For example, the Healthcare Association of New York State applied HCUP QIs to discharge data from over 200 of its member hospitals throughout the State. The association provided each hospital with a customized report on the quality of care in that facility, including an analysis of how it compared with other hospitals. The customized hospital analyses resulted in a number of quality initiatives, such as promoting a large health system to create a regional center of excellence for the care of patients with diabetes and a collaboration between the association and its partners to work to improve adult immunization rates.

The next generation of QIs is being developed and enhanced by the UCSF-Stanford Evidence-based Practice Center as follows:

  • Add QIs to cover populations and conditions that are not well represented in the initial version, specifically pediatric conditions, chronic illnesses, and technological innovations.
  • Provide for population-based denominators when appropriate.
  • Develop a risk-adjustment method for the QIs to account for differences in case mix across institutions and communities.

AHRQ's Leadership in the QuIC

In fiscal years 1999-2000, AHRQ continued its work in coordinating the activities of the Federal Quality Interagency Coordination Task Force (QuIC). The QuIC was established in 1998 in response to the final report of the President's Advisory Commission on Consumer Protection and Quality in the Health Care Industry. The QuIC's goal is to ensure that all Federal agencies involved in purchasing, providing, researching, or regulating health care services are working in a coordinated way toward the common goal of improving quality of care.

The QuIC is co-chaired by the Secretary of Health and Human Services (HHS) and the Secretary of Labor (DoL). AHRQ Director John M. Eisenberg, M.D., serves as operating chair of the QuIC. In addition to HHS and DoL, the other Federal members of the QuIC are:

  • The Departments of Defense, Veterans Affairs, and Commerce.
  • The Office of Personnel Management.
  • The Office of Management and Budget.
  • The U.S. Coast Guard.
  • The Federal Bureau of Prisons.
  • The National Highway Transportation Safety Administration.
  • The Federal Trade Commission.

Research on Patient Safety and Medical Errors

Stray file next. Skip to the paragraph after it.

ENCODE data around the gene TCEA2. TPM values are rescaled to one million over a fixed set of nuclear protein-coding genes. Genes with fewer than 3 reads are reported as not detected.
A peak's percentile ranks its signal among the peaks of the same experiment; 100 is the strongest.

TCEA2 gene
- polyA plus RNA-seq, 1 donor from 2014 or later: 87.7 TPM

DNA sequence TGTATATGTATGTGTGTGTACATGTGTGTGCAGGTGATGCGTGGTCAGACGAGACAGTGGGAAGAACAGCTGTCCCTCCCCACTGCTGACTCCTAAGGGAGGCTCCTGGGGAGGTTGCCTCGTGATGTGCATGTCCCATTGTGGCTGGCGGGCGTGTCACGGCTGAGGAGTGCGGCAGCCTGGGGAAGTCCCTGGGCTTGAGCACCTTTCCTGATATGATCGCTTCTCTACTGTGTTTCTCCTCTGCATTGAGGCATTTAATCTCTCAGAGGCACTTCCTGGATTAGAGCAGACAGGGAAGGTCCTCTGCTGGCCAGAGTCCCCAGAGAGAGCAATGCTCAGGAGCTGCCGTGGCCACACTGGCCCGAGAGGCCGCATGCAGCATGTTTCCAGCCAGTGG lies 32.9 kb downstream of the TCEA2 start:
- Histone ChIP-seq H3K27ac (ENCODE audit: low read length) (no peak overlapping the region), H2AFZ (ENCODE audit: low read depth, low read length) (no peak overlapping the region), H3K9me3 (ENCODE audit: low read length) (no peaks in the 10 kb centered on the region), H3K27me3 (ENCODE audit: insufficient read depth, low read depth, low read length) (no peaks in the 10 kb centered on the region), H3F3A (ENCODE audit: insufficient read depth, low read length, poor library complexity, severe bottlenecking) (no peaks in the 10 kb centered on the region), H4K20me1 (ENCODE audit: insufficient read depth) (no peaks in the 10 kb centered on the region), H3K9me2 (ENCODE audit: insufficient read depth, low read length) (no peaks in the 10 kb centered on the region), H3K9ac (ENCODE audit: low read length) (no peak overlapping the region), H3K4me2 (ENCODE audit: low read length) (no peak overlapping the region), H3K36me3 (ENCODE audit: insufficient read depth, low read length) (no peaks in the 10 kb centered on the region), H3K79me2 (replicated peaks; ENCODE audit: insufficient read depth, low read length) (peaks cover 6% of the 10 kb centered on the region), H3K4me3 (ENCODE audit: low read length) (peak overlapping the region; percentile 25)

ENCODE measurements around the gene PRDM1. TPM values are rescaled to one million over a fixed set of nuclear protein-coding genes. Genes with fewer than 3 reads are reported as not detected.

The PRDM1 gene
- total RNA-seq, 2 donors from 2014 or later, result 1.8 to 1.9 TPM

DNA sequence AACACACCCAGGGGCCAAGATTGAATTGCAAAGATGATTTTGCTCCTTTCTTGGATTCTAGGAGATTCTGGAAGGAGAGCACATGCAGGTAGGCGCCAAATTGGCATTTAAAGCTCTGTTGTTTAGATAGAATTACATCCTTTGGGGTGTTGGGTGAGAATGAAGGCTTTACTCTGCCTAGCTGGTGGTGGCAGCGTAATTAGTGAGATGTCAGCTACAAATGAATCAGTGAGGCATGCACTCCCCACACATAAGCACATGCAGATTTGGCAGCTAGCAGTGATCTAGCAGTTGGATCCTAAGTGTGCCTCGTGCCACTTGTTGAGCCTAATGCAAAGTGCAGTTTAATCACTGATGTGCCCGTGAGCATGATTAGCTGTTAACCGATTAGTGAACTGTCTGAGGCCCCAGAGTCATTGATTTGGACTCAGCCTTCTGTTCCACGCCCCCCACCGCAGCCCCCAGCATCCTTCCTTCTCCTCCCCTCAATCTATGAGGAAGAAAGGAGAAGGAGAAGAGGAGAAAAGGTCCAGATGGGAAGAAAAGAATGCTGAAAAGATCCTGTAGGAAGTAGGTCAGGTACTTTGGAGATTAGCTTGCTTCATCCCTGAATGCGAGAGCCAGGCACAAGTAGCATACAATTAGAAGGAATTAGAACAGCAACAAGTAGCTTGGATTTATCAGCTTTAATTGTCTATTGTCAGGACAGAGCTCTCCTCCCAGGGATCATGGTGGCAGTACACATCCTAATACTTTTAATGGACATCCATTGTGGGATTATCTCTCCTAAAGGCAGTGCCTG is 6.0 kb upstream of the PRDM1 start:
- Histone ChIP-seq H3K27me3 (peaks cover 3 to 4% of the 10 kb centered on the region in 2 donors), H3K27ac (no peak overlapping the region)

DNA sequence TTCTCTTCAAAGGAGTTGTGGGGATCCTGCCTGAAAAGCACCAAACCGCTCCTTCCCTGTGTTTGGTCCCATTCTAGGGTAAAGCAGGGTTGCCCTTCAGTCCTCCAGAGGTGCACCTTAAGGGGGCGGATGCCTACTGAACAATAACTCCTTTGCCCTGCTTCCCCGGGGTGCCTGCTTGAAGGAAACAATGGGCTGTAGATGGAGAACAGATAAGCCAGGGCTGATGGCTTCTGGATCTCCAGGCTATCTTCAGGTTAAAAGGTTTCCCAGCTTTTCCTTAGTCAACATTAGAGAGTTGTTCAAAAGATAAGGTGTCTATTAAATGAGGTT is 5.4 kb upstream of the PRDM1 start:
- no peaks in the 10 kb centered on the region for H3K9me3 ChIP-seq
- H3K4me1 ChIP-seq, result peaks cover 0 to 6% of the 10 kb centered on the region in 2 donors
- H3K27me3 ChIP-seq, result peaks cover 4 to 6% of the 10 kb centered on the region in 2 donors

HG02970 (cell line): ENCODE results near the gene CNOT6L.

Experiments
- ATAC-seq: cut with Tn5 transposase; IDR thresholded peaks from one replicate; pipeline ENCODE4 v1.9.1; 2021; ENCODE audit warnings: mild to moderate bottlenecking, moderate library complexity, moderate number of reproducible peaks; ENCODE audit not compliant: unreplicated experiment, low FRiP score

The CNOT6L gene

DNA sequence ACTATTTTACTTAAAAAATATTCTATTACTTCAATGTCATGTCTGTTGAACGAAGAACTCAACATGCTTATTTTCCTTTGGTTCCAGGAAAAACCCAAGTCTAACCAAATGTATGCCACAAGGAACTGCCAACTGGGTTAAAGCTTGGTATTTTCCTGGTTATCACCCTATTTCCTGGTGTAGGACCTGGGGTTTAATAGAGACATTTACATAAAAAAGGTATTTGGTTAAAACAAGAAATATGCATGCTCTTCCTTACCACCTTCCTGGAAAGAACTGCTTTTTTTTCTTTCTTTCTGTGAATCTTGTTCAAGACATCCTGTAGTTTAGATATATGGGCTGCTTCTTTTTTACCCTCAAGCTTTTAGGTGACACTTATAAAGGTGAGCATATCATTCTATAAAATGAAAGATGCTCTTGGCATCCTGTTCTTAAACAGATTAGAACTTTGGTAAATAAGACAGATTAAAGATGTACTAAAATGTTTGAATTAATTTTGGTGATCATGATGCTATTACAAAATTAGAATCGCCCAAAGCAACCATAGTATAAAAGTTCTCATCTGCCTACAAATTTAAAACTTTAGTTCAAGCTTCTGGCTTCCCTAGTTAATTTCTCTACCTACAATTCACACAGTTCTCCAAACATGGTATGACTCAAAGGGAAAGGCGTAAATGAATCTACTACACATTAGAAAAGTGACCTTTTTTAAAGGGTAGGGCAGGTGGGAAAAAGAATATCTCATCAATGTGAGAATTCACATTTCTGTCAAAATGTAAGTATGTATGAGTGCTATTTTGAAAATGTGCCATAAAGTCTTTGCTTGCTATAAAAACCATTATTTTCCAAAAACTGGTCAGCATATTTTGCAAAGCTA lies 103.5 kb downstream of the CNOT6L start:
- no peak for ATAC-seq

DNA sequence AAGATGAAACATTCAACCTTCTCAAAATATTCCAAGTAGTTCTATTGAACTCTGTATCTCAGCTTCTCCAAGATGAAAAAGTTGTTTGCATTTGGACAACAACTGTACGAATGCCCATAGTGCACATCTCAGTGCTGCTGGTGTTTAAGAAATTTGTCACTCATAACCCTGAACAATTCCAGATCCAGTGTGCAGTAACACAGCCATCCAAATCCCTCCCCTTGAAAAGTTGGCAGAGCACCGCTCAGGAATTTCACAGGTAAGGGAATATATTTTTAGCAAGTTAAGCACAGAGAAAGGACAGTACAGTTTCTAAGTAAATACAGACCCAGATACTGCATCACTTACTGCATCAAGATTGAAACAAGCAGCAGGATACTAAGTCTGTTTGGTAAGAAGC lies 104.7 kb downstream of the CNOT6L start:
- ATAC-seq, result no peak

According to the Institute of Medicine, as many as 44,000 to 98,000 people die in hospitals each year as the result of medical errors. Even at the lower number, medical errors would be the eighth leading cause of death in this country, bypassing motor vehicle accidents, breast cancer, and AIDS. About 7,000 people each year die from medication errors alone, which is about 16 percent more deaths than can be attributed to work-related injuries.

Clearly, medical errors represent a serious problem. The good news is that medical errors can be prevented. Previous agency-supported research has demonstrated that errors result from system failures, which can be identified and prevented. In fiscal year 2000, AHRQ supported research designed to improve patient safety by identifying and preventing avoidable system errors. We consider this a down payment on our future investment in patient safety research—one that will have a measurable impact on the quality of care received by people in this country.

Examples of agency-sponsored patient safety research now in progress include:

  • A study focused on the prevention of medical errors in emergency department triage and treatment of acute cardiac ischemia by assessing the probability that a patient has the condition.
  • A project addressing the impact of electronic medical records and computerized medication prescribing on adverse drug events in outpatient clinics.
  • A study looking at ways to improve detection of adverse drug events through the use of an automated monitor.
  • A project that involves in-depth interviews with primary care patients and their providers to elicit their definitions of medical errors and their experiences with and opinions about such errors.
  • A study using video and audio recordings to evaluate the procedure used in chest tube insertion and demonstrate how medical errors can occur through deviations in process. The goal is to produce a "best practices" training guideline to reduce complications from this procedure.